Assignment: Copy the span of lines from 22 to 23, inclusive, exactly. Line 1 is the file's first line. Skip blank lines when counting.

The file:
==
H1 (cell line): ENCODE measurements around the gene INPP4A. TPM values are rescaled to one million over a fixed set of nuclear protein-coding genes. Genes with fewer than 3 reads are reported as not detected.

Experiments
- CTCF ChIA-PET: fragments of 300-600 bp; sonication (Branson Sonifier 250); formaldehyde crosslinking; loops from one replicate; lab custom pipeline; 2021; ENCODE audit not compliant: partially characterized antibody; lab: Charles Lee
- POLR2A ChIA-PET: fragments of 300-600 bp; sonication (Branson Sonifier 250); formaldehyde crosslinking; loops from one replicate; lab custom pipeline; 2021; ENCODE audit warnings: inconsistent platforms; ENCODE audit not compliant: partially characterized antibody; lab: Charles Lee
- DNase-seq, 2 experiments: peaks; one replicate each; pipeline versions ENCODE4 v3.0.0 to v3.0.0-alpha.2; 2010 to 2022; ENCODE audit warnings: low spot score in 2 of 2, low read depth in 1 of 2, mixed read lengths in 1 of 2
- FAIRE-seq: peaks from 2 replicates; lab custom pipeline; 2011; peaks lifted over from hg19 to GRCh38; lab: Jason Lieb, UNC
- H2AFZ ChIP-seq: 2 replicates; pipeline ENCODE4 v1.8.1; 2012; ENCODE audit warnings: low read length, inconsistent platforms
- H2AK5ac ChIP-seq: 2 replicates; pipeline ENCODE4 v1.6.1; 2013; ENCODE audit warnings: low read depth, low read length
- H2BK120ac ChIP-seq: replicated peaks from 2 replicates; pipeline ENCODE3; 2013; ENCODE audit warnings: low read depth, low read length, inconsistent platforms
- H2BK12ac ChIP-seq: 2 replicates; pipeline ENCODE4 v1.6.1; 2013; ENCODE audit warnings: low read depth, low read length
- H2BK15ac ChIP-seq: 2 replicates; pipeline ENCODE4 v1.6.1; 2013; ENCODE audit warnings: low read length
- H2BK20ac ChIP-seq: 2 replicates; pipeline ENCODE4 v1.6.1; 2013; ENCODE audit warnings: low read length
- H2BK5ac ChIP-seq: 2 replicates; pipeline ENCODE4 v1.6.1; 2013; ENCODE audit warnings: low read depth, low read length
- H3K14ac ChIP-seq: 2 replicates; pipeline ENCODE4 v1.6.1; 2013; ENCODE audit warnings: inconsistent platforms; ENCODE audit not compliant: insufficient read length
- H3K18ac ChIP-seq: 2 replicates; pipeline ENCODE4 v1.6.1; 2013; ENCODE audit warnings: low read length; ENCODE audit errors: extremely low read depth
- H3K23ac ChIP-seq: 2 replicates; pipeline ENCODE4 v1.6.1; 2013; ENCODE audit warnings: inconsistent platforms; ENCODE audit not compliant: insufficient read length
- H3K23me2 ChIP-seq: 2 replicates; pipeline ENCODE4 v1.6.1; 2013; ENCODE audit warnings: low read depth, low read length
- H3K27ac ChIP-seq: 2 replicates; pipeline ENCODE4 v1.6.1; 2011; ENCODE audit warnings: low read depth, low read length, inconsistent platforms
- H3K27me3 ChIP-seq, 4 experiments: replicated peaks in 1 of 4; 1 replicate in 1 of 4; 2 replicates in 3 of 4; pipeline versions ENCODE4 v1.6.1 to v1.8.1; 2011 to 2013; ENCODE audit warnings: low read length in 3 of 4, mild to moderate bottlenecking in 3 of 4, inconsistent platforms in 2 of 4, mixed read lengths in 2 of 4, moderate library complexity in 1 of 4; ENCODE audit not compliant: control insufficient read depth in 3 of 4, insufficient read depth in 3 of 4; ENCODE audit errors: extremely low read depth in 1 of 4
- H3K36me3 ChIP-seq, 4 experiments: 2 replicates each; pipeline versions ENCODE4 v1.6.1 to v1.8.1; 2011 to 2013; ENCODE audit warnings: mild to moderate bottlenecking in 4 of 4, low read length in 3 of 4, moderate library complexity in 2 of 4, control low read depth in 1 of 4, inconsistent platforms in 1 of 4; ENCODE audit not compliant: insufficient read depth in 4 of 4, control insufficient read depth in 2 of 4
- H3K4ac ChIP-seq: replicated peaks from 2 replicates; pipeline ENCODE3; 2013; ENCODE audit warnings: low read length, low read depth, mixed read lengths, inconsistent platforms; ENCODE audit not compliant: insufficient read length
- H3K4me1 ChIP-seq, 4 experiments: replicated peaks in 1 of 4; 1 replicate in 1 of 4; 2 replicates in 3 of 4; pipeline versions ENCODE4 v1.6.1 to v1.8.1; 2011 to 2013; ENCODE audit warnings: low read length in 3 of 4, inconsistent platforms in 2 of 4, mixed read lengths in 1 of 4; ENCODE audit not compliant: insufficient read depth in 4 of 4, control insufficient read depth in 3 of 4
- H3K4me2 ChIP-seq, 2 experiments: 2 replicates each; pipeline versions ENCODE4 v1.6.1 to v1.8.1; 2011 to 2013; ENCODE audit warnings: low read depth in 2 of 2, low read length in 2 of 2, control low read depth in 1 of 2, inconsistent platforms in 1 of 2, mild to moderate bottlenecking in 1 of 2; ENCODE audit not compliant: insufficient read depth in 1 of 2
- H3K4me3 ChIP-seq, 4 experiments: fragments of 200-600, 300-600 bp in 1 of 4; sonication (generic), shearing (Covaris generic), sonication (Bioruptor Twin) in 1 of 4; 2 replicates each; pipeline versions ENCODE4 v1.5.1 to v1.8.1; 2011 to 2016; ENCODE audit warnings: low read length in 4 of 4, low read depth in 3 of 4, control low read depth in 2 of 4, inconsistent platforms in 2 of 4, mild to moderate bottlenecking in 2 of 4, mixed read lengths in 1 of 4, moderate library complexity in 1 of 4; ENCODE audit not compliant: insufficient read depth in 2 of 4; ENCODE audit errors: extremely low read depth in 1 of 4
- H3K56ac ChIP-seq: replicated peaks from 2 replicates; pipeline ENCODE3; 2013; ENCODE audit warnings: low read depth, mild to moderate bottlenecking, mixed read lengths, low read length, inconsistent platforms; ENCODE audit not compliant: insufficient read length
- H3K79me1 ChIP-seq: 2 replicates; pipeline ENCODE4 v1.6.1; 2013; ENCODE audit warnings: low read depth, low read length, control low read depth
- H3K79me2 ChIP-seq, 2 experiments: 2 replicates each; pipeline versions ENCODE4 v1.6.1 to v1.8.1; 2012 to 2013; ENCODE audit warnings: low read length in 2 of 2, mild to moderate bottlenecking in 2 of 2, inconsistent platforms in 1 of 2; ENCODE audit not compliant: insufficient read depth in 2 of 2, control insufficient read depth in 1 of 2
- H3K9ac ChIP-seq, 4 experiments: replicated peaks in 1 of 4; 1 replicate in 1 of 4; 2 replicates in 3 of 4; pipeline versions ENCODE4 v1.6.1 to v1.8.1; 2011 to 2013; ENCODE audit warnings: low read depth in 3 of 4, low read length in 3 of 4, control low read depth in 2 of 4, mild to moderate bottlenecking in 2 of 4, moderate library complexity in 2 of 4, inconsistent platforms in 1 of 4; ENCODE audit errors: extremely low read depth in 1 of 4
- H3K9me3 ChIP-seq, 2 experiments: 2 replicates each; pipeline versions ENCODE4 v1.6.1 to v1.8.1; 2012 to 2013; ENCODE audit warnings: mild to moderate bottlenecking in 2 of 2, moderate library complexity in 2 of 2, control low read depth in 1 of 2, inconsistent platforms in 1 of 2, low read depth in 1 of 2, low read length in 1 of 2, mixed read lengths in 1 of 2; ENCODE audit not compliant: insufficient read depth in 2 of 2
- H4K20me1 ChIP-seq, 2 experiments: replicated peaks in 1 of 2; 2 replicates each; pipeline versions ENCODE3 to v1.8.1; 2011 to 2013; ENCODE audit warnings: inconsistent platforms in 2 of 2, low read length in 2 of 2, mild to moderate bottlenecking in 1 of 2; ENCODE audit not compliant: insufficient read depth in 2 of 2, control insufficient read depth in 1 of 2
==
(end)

- H3K4me1 ChIP-seq, 4 experiments: replicated peaks in 1 of 4; 1 replicate in 1 of 4; 2 replicates in 3 of 4; pipeline versions ENCODE4 v1.6.1 to v1.8.1; 2011 to 2013; ENCODE audit warnings: low read length in 3 of 4, inconsistent platforms in 2 of 4, mixed read lengths in 1 of 4; ENCODE audit not compliant: insufficient read depth in 4 of 4, control insufficient read depth in 3 of 4
- H3K4me2 ChIP-seq, 2 experiments: 2 replicates each; pipeline versions ENCODE4 v1.6.1 to v1.8.1; 2011 to 2013; ENCODE audit warnings: low read depth in 2 of 2, low read length in 2 of 2, control low read depth in 1 of 2, inconsistent platforms in 1 of 2, mild to moderate bottlenecking in 1 of 2; ENCODE audit not compliant: insufficient read depth in 1 of 2